In a few short years, ‘convergence’ has gone from just a buzzword, to a supposed fad, to now the new normal way of operating. This rapid shift in thinking has come about mainly because technological convergence is no longer a trend specific to the security industry, it now reflects a larger change in our society.
But today, with the IoT and all devices becoming connected, Security Convergence is more important than ever. Many see this trend as a threat to security but it is literally quite the opposite. Any security manager worth his salt knows that having connectivity and Security Convergence allows for greater visibility, better control, and more accountability.
What is Security Convergence?
In short, security convergence is the merging of Information and IT Security Practices with Physical Security Practices. When we live and work in a converged physical and digital world it’s all just ‘security.’
No single set-in-stone converged security program exists. What makes sense to converge varies at each individual organization. At one business it may be as simple as introducing a daily standing meeting between infosec and physical security personnel. At another it might mean a top-to-bottom infrastructure overhaul.
Why Convergence Matters More Than Ever
Up until just the last few years many had treated the online world as a separate ‘place’ from the physical world. But as more and more mobile and wireless technologies made their way into the enterprise and consumer markets that divide disappeared.
As we’ve talked about a lot here, we’re now in the midst of an Internet of Things (IoT) revolution that’s making convergence the new normal. IoT security tools and threats are changing how we conduct our operations. That means while there’s a lot we need to consider today to keep our organizations secure, we can’t lose sight of what’s on the horizon.
Here are 4 reasons why security professionals need to think about convergence initiatives for the long term.
1) Blended Threats Require a Blended Response
‘Blended threat’ originally meant a network attack that exploited more than one IT infrastructure vulnerability. Now that more and more businesses run IoT infrastructure, blended attacks can now actually include a combination of physical and network attacks. For example, ‘skimming’ an access control proximity card with wireless hacking tools, and then using your employee’s own credentials to access your facility.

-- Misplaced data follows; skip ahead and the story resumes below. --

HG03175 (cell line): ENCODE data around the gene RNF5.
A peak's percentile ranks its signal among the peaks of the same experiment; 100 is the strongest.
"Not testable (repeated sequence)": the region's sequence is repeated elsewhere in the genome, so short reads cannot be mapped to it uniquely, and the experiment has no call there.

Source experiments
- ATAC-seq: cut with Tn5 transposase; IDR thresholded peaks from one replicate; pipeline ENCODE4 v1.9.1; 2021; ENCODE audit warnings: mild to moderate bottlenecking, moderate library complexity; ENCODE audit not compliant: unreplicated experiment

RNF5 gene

Blended threats require a blended security response. In fact, major tech companies like Google have already shifted in this direction. They recently made security headlines by revealing that their 85,000 employee organization had gone more than a year without anyone being ‘phished’—tricked into compromising their IT assets—thanks to a requirement that all employees access their computers with a password and physical security key combination.
Google chose to help secure network-based assets with physical security tools. For other organizations a blended security response could include physical controls for data-carrying electronic assets, like laptops or mobile devices. Or it could include electronic controls for physical assets with physical vulnerabilities.
2) Integrated Security is Powerful Security
Converging security practices creates a whole that’s greater than the sum of its parts. Even something as simple as unifying an organization’s security systems through a network-based management tool can yield powerful gains both over the long run and during individual critical incidents.
For example, instead of managing multiple different electronic and paper regulatory logging processes for each security system, a unified management tool can automate logging and reporting from everything for you.
Central tools also can improve critical response efforts. Authorized personnel might be able to release critical facility and vehicle keys, or firearms, in one fell swoop to get response teams in action that much faster.
3) Simplified Threat Responses
Lowering the barriers between physical and network security teams also reduces confusion over jurisdiction. As the rate of blended attacks rises this will become an increasingly important benefit of converged security.
For example, if a contractor at your facility sneaks a cellphone pic of proprietary data on an employee’s PC screen and attempts to email it to someone over your own wifi network, is that a physical or network security threat? The correct answer is it’s a security threat. A converged program should be built to address these types of blended threats that an organization will face.
There’s no reason to waste time determining who takes point on the investigation when your data and physical security is on the line.
4) It Can Actually Generate a Competitive Business Advantage
Ultimately, converging security processes should align your security operations with your business goals. When they do, they can amplify how well your organization performs its most important functions.
In a very public-facing business like a vacation resort that could mean optimizing security to support visitors and customers within their facility, protecting both them and your assets while also building a reputation for safety.
Or in a tightly-secured business like an electric utility it could mean building blended defenses in depth around the combined physical and digital perimeter of a generating facility. Better security means better up-time and production. Which means incrementally better bottom lines over time.
A converged security program protects your organization’s key assets and helps get them back up and running faster when something does go wrong. When converged security practices are focused this way they can become part of your organization’s competitive advantage.
Learn how the latest convergent security technologies can improve your security for the long term.